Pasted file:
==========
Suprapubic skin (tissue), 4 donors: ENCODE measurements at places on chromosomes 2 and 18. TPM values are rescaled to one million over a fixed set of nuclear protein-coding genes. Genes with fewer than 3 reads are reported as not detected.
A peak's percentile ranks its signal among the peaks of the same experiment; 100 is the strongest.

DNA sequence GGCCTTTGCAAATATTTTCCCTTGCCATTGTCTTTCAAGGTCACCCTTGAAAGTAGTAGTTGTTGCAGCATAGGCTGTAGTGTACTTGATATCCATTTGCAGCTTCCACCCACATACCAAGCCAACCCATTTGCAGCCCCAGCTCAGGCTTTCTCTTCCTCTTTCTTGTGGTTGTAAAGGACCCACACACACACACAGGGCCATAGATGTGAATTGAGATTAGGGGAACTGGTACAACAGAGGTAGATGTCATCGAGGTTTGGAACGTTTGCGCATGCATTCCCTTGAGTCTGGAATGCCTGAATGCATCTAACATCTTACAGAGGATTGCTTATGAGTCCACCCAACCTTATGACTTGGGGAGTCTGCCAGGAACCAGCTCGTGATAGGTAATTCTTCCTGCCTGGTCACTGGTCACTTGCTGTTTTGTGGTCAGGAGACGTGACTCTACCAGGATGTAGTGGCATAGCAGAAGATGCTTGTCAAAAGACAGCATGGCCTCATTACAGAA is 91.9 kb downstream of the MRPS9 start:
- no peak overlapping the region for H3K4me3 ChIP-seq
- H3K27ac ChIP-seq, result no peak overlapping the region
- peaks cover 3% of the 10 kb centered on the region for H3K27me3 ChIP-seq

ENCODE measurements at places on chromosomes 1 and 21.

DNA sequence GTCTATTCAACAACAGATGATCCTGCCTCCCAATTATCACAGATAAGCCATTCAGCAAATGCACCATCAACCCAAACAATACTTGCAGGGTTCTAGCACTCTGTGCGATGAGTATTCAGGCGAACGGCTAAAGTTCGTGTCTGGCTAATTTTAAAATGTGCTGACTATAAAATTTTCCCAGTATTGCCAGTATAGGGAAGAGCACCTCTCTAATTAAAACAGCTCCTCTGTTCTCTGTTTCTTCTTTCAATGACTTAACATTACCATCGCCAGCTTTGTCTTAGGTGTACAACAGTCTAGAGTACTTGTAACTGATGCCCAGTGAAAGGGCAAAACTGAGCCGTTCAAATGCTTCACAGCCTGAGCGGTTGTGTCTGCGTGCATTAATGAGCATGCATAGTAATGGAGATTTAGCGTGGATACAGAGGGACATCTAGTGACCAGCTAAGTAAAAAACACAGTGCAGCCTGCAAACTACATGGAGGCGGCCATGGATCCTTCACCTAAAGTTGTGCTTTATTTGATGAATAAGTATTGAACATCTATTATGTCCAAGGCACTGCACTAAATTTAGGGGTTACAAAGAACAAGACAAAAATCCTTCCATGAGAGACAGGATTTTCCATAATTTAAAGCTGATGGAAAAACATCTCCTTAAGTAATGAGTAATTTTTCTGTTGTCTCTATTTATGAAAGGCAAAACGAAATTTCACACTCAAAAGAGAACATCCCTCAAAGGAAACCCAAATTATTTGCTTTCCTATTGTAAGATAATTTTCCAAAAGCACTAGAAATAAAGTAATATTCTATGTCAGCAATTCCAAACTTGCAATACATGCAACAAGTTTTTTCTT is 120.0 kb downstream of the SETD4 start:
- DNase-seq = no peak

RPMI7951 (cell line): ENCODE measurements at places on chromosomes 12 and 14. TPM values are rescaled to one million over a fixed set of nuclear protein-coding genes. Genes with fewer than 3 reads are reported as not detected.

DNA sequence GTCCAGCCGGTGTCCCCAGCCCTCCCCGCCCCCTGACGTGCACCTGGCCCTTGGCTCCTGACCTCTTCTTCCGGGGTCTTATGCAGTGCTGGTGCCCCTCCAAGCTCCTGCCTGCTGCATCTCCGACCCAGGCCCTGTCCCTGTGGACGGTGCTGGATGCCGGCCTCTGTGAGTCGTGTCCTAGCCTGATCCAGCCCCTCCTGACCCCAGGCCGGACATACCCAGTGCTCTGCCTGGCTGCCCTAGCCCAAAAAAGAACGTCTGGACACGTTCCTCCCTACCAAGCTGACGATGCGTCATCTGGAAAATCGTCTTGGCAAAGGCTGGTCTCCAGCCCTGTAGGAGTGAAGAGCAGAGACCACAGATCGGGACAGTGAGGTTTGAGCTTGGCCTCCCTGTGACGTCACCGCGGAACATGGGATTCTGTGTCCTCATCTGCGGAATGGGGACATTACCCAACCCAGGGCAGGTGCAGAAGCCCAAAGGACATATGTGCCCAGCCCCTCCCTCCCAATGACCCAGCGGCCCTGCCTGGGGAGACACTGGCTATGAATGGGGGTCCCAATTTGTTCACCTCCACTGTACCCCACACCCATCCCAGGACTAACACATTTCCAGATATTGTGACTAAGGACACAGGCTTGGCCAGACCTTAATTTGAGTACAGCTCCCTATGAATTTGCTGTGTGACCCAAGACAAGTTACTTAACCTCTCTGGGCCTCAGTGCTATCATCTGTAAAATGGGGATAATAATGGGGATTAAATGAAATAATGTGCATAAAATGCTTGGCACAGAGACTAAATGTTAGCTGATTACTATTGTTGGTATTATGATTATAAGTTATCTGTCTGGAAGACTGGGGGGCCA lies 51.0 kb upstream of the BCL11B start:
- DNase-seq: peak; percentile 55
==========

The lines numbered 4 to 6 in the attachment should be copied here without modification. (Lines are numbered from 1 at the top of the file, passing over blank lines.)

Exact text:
- no peak overlapping the region for H3K4me3 ChIP-seq
- H3K27ac ChIP-seq, result no peak overlapping the region
- peaks cover 3% of the 10 kb centered on the region for H3K27me3 ChIP-seq